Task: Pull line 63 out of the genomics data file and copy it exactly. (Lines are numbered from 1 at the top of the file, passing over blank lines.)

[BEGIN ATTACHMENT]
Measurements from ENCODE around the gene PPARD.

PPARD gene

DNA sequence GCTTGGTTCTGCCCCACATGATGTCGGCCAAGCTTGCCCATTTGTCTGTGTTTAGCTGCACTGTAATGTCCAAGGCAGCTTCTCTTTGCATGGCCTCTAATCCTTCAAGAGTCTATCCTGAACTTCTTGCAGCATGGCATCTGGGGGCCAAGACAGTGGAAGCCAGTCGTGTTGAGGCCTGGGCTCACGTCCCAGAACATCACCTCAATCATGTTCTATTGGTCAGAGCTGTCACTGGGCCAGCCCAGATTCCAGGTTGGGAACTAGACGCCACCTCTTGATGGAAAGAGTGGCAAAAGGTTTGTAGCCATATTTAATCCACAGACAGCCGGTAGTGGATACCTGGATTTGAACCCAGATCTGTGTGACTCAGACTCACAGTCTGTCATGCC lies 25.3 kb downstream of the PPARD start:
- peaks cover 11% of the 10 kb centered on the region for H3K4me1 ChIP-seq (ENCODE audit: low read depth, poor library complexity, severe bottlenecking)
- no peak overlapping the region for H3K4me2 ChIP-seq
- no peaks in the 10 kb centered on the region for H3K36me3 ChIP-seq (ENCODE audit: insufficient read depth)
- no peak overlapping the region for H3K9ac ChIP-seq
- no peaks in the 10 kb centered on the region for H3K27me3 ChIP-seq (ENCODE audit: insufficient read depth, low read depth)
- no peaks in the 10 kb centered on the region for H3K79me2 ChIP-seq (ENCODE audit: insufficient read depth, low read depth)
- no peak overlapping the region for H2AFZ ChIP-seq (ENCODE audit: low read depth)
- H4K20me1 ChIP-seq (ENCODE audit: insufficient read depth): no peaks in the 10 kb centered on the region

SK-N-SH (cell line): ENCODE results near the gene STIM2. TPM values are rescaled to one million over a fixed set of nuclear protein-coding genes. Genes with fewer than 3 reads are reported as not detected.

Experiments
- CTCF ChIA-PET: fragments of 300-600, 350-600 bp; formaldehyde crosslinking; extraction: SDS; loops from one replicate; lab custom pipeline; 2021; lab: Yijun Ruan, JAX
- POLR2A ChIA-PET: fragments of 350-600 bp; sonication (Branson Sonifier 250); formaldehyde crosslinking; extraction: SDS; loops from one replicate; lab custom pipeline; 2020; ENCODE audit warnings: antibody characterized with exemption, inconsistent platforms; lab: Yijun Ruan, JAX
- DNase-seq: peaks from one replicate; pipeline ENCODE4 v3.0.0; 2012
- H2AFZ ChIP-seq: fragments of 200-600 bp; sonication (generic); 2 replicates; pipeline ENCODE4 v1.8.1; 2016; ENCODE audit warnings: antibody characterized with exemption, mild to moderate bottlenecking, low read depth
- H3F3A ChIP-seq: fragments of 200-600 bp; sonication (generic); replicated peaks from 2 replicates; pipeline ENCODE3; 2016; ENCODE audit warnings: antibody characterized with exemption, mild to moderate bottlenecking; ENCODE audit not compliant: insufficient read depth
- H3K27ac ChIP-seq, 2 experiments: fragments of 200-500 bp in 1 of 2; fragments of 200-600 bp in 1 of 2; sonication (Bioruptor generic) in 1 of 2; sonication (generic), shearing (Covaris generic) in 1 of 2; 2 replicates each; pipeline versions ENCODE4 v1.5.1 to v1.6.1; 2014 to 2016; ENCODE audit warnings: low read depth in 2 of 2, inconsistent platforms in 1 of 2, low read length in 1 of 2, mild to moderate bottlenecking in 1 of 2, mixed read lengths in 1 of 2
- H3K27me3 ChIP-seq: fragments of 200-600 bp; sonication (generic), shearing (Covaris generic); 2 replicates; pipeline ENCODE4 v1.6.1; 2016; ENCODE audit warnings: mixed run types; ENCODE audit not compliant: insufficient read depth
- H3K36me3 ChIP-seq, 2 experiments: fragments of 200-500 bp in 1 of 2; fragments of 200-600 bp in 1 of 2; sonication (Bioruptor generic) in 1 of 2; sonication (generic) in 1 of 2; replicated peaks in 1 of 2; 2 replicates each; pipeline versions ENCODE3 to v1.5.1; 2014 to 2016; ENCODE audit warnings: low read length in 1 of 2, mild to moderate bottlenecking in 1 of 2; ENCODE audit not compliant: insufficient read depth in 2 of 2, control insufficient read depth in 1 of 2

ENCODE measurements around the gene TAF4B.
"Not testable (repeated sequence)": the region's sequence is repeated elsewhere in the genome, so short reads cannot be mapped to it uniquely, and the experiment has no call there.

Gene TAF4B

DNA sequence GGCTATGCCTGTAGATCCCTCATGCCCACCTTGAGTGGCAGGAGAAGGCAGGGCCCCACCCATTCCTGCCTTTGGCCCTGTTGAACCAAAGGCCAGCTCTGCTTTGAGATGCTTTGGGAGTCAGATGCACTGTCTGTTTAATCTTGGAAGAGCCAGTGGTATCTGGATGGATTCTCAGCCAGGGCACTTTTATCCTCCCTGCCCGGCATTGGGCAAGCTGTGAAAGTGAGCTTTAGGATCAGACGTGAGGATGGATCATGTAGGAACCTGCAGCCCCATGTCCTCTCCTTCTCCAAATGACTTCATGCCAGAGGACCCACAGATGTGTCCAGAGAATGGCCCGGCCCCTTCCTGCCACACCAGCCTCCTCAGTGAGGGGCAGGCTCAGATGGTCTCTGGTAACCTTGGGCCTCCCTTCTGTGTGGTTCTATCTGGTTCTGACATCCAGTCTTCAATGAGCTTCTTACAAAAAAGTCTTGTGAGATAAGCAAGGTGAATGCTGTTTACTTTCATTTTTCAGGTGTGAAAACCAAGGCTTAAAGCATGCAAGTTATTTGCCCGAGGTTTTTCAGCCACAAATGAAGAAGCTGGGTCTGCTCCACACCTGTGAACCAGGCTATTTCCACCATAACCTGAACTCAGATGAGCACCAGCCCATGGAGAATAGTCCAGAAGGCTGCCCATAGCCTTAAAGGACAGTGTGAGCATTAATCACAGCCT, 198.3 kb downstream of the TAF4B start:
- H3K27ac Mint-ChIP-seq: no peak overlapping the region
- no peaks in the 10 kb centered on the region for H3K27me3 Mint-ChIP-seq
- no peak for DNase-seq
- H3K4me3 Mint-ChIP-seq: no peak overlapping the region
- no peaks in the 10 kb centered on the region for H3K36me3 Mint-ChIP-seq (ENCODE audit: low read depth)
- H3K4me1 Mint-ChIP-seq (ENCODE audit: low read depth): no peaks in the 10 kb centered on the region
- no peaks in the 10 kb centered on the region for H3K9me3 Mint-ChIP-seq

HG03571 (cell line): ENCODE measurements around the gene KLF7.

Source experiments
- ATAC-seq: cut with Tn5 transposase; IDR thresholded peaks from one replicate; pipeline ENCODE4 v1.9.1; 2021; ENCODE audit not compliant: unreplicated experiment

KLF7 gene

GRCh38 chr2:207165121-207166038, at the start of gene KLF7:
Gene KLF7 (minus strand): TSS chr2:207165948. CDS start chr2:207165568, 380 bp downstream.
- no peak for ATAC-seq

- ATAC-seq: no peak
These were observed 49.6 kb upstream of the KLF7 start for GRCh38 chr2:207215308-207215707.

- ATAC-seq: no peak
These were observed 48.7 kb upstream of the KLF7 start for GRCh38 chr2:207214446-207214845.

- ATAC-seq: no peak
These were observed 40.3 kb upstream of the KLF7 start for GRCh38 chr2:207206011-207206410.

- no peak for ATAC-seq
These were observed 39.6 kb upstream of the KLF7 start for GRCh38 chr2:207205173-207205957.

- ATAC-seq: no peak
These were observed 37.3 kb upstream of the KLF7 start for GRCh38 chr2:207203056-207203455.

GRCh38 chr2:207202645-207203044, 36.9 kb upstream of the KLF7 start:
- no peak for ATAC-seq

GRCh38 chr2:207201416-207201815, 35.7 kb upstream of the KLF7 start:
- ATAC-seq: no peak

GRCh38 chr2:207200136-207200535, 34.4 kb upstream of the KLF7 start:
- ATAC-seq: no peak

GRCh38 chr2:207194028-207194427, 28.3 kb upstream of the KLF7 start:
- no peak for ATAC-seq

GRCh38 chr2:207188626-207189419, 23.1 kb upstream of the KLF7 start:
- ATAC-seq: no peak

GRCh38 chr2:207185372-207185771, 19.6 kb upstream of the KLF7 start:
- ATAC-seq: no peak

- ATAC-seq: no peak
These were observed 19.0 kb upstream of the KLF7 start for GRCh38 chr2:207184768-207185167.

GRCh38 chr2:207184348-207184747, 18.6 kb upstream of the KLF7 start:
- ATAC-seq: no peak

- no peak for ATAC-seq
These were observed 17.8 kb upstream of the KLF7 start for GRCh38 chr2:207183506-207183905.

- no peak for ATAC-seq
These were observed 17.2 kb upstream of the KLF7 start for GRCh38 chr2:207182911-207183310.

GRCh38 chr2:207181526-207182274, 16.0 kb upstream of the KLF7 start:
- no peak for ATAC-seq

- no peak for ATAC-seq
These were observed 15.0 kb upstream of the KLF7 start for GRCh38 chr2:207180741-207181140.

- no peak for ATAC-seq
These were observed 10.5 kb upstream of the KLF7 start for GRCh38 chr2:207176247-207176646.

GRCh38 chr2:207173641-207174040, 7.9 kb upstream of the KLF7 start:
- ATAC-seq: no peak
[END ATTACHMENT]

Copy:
These were observed 19.0 kb upstream of the KLF7 start for GRCh38 chr2:207184768-207185167.